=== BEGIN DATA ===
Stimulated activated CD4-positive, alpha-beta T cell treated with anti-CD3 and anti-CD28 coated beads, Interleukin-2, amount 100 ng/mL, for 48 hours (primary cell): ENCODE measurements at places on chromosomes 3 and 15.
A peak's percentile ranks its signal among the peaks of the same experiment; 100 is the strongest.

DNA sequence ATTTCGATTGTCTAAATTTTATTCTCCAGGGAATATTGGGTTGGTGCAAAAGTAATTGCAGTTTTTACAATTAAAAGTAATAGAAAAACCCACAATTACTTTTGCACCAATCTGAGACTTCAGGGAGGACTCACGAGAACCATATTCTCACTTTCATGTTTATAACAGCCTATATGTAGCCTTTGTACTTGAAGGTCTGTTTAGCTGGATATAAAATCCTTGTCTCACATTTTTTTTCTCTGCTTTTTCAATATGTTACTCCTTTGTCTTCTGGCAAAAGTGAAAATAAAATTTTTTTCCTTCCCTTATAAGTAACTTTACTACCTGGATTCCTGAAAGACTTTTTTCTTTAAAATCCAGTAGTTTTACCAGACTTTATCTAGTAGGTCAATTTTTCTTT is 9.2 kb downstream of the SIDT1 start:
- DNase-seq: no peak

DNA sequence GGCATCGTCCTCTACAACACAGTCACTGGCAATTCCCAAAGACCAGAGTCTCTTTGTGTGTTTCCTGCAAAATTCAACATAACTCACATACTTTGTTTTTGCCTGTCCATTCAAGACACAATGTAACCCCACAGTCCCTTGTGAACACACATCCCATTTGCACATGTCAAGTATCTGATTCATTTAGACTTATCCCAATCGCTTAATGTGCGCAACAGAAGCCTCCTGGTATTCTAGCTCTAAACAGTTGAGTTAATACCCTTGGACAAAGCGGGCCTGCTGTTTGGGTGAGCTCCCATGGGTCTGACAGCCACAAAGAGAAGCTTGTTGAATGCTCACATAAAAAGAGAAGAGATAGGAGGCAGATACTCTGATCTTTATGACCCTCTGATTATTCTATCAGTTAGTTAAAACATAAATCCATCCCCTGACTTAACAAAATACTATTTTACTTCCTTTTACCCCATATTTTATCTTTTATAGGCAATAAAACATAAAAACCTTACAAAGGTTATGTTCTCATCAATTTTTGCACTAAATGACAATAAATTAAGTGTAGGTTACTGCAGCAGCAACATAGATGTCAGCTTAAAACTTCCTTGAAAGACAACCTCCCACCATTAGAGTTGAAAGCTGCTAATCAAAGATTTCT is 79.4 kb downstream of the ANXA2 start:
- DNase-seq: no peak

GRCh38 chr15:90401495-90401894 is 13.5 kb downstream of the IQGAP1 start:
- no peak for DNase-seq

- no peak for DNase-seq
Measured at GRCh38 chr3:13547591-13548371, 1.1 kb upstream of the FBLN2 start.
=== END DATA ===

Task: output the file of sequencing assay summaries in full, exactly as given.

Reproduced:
Stimulated activated CD4-positive, alpha-beta T cell treated with anti-CD3 and anti-CD28 coated beads, Interleukin-2, amount 100 ng/mL, for 48 hours (primary cell): ENCODE measurements at places on chromosomes 3 and 15.
A peak's percentile ranks its signal among the peaks of the same experiment; 100 is the strongest.

DNA sequence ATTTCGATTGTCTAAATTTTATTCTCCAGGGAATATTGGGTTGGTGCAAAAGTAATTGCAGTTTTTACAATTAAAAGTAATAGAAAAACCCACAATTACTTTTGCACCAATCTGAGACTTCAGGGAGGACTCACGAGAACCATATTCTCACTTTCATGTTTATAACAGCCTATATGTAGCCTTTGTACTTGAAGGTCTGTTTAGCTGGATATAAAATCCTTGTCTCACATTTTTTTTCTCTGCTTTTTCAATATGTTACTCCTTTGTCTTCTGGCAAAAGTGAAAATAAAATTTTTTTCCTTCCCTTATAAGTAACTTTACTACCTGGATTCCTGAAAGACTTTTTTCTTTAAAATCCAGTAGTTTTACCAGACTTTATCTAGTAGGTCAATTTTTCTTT is 9.2 kb downstream of the SIDT1 start:
- DNase-seq: no peak

DNA sequence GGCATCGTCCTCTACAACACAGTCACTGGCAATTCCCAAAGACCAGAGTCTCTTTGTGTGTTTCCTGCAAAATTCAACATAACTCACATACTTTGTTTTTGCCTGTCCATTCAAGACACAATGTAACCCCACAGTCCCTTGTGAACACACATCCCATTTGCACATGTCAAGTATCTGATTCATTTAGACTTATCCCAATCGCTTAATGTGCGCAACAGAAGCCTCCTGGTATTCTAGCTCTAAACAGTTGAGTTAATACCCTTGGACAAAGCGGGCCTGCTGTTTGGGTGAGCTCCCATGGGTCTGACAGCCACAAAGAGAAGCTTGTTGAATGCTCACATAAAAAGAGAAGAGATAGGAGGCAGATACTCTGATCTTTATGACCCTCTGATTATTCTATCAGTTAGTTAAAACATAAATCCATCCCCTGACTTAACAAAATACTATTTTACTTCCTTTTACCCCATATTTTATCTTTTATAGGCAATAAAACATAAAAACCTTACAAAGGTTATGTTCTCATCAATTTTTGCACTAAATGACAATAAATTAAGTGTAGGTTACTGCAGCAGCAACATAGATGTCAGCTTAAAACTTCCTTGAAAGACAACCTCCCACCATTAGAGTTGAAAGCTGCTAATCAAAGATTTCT is 79.4 kb downstream of the ANXA2 start:
- DNase-seq: no peak

GRCh38 chr15:90401495-90401894 is 13.5 kb downstream of the IQGAP1 start:
- no peak for DNase-seq

- no peak for DNase-seq
Measured at GRCh38 chr3:13547591-13548371, 1.1 kb upstream of the FBLN2 start.